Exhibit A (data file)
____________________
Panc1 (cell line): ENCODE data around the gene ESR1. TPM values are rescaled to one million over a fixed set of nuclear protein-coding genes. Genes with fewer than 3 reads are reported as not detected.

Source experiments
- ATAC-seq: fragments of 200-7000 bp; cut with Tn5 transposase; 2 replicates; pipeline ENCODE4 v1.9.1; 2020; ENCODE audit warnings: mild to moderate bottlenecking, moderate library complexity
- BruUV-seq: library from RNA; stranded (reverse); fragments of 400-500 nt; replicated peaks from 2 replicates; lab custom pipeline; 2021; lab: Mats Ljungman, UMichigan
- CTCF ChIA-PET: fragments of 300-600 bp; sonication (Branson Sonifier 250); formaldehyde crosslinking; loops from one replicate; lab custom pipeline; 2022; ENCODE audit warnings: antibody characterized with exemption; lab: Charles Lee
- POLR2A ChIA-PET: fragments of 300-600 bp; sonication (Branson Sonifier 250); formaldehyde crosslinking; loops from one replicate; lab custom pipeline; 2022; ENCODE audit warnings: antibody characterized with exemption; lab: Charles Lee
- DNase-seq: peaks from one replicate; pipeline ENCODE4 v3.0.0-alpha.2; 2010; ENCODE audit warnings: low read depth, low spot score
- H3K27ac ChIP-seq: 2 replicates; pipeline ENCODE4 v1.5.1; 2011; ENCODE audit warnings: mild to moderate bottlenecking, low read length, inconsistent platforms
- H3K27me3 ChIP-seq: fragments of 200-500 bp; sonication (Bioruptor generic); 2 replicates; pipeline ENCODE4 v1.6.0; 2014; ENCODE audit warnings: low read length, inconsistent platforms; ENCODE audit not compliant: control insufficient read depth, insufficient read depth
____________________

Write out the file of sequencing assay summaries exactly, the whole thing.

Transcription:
Panc1 (cell line): ENCODE data around the gene ESR1. TPM values are rescaled to one million over a fixed set of nuclear protein-coding genes. Genes with fewer than 3 reads are reported as not detected.

Source experiments
- ATAC-seq: fragments of 200-7000 bp; cut with Tn5 transposase; 2 replicates; pipeline ENCODE4 v1.9.1; 2020; ENCODE audit warnings: mild to moderate bottlenecking, moderate library complexity
- BruUV-seq: library from RNA; stranded (reverse); fragments of 400-500 nt; replicated peaks from 2 replicates; lab custom pipeline; 2021; lab: Mats Ljungman, UMichigan
- CTCF ChIA-PET: fragments of 300-600 bp; sonication (Branson Sonifier 250); formaldehyde crosslinking; loops from one replicate; lab custom pipeline; 2022; ENCODE audit warnings: antibody characterized with exemption; lab: Charles Lee
- POLR2A ChIA-PET: fragments of 300-600 bp; sonication (Branson Sonifier 250); formaldehyde crosslinking; loops from one replicate; lab custom pipeline; 2022; ENCODE audit warnings: antibody characterized with exemption; lab: Charles Lee
- DNase-seq: peaks from one replicate; pipeline ENCODE4 v3.0.0-alpha.2; 2010; ENCODE audit warnings: low read depth, low spot score
- H3K27ac ChIP-seq: 2 replicates; pipeline ENCODE4 v1.5.1; 2011; ENCODE audit warnings: mild to moderate bottlenecking, low read length, inconsistent platforms
- H3K27me3 ChIP-seq: fragments of 200-500 bp; sonication (Bioruptor generic); 2 replicates; pipeline ENCODE4 v1.6.0; 2014; ENCODE audit warnings: low read length, inconsistent platforms; ENCODE audit not compliant: control insufficient read depth, insufficient read depth